The 2021 workforce is vastly altered from the workforce the world once knew. From offices to call centers, the events of 2020 and response to the COVID-19 global pandemic altered the way businesses—large and small—functioned. As lockdowns and stay-at-home orders spread throughout countries across the world, employers were forced to pivot their workflows, technologies and staff oversight to accommodate workers who were moved to home offices and remote operating procedures. The response was plagued with missteps and a large learning curve, but as the world settles into a new normal, employers are finding their stride in managing remote employees.
Founder of SF Real Estate, Steven Fata, understands the strain of a quick pivot. “It’s interesting,” Fata said, “to look back at the past year. In retrospect, it’s hard to believe we had no notion of remote-work procedures. We had to adapt so quickly and drastically, but after over a year of our work-from-home solutions, it’s hard to recall how we managed before without the option.” Fata and his team are looking to a future where flexing between remote and in-person work is not only manageable but expected and easily achieved.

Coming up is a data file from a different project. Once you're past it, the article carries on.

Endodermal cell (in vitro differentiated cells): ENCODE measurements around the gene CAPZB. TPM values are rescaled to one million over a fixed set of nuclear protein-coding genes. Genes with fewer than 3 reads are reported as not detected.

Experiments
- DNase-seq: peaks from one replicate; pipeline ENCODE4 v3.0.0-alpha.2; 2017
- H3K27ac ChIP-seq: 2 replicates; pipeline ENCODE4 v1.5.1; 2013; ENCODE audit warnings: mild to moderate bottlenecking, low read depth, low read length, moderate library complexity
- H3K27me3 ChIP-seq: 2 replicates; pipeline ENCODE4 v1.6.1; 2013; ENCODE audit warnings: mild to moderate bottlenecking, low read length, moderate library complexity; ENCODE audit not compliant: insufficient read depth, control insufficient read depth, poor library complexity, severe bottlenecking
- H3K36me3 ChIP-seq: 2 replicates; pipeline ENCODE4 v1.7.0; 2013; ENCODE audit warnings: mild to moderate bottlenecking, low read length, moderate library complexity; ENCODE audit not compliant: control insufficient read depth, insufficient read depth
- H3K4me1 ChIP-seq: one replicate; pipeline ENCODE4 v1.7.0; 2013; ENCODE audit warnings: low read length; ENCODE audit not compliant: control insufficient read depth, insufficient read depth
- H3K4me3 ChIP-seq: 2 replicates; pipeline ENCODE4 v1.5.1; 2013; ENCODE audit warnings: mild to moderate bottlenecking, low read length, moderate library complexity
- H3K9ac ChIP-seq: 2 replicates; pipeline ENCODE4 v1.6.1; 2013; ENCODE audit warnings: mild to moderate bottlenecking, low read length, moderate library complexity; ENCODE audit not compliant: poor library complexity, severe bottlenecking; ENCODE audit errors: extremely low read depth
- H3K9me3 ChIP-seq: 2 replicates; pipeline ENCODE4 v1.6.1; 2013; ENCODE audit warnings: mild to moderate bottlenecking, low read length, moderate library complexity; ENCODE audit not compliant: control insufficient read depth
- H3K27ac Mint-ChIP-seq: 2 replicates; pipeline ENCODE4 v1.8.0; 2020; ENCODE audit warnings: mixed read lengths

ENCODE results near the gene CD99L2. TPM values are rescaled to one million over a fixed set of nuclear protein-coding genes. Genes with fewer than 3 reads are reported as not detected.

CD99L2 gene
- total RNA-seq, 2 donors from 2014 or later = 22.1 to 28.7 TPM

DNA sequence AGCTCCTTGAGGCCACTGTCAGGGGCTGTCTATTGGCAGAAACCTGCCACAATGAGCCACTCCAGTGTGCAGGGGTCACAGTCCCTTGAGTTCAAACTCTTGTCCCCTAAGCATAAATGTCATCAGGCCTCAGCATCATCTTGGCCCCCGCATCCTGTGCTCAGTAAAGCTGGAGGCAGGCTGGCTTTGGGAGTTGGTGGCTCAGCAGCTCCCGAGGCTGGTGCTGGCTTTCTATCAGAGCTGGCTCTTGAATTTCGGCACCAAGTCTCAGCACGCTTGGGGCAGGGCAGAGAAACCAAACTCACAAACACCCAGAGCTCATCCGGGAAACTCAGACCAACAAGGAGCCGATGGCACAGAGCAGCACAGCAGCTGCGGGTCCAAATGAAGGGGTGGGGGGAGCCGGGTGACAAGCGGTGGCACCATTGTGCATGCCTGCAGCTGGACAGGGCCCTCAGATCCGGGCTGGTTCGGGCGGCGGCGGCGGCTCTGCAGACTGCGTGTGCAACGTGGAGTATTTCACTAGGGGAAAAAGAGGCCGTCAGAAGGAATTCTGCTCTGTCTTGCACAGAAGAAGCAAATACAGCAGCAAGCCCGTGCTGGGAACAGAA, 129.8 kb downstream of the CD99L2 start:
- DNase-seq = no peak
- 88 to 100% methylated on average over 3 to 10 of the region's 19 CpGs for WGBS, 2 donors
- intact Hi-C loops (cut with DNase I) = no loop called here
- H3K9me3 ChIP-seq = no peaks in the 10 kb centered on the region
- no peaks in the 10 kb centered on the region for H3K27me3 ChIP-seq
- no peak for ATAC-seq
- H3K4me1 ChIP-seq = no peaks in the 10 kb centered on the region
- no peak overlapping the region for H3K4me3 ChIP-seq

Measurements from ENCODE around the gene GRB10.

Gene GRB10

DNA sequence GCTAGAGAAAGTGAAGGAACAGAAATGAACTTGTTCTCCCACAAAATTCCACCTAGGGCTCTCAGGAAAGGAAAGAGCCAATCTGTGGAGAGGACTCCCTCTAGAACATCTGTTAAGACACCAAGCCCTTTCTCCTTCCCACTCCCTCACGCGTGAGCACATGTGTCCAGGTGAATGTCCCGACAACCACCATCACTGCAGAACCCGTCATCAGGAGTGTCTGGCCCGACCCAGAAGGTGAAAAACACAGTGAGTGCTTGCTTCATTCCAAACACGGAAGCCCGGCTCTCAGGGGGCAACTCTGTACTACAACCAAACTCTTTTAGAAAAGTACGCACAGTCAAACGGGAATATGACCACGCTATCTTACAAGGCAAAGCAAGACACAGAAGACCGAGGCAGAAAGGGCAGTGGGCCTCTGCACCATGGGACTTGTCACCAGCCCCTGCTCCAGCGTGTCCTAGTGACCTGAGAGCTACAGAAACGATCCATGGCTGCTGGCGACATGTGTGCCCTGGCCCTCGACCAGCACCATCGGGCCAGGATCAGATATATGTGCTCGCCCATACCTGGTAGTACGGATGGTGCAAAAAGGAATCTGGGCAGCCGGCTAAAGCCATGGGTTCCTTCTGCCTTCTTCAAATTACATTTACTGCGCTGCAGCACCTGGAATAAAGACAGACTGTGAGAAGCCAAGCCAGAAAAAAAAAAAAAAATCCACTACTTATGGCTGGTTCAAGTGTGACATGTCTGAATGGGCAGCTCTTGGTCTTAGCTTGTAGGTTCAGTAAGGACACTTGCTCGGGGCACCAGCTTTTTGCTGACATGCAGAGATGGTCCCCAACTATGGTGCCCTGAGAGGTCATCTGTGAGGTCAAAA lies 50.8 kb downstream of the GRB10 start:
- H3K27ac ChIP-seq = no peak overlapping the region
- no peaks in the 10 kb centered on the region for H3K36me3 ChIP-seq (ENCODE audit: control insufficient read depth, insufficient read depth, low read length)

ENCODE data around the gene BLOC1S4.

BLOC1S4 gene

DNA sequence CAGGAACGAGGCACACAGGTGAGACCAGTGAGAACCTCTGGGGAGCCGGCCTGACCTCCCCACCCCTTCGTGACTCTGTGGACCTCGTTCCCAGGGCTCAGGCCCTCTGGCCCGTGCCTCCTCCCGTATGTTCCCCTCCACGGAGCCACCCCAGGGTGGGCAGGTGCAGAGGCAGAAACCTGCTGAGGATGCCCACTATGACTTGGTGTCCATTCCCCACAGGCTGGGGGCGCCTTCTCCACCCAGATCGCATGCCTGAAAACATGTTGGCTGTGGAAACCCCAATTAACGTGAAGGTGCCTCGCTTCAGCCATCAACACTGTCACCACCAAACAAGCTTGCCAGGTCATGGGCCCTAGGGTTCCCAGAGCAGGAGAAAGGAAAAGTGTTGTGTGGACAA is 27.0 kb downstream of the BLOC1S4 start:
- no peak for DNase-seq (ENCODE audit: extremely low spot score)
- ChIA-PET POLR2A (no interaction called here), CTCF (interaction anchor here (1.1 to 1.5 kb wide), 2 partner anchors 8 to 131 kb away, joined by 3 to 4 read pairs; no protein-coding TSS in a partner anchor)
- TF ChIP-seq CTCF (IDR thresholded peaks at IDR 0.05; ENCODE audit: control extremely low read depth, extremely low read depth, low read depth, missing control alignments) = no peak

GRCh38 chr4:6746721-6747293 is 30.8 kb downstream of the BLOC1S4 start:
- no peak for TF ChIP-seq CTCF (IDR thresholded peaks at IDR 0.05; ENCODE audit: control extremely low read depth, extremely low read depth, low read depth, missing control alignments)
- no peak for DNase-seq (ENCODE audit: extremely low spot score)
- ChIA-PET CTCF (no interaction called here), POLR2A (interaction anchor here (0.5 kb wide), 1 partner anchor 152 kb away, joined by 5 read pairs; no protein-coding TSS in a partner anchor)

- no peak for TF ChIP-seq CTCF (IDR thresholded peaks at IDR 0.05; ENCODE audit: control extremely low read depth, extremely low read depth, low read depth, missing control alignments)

The work-from-home option appears to be a new constant in today’s landscape, and the importance of proper management and support looks much different than it did prior to 2020. According to a recent report, the freelance site, Upwork projects 36.2 million Americans will be remote workers by 2025. The importance of creating consistency and maintaining productivity in remote work staffing situations is obvious, but the strategies to achieve this may feel out of reach for some business owners. Specific guidance to ensure employees are supported, empowered, and motivated is a must. Creating at-home support systems and success strategies falls into four main categories.
1. Focus on End Results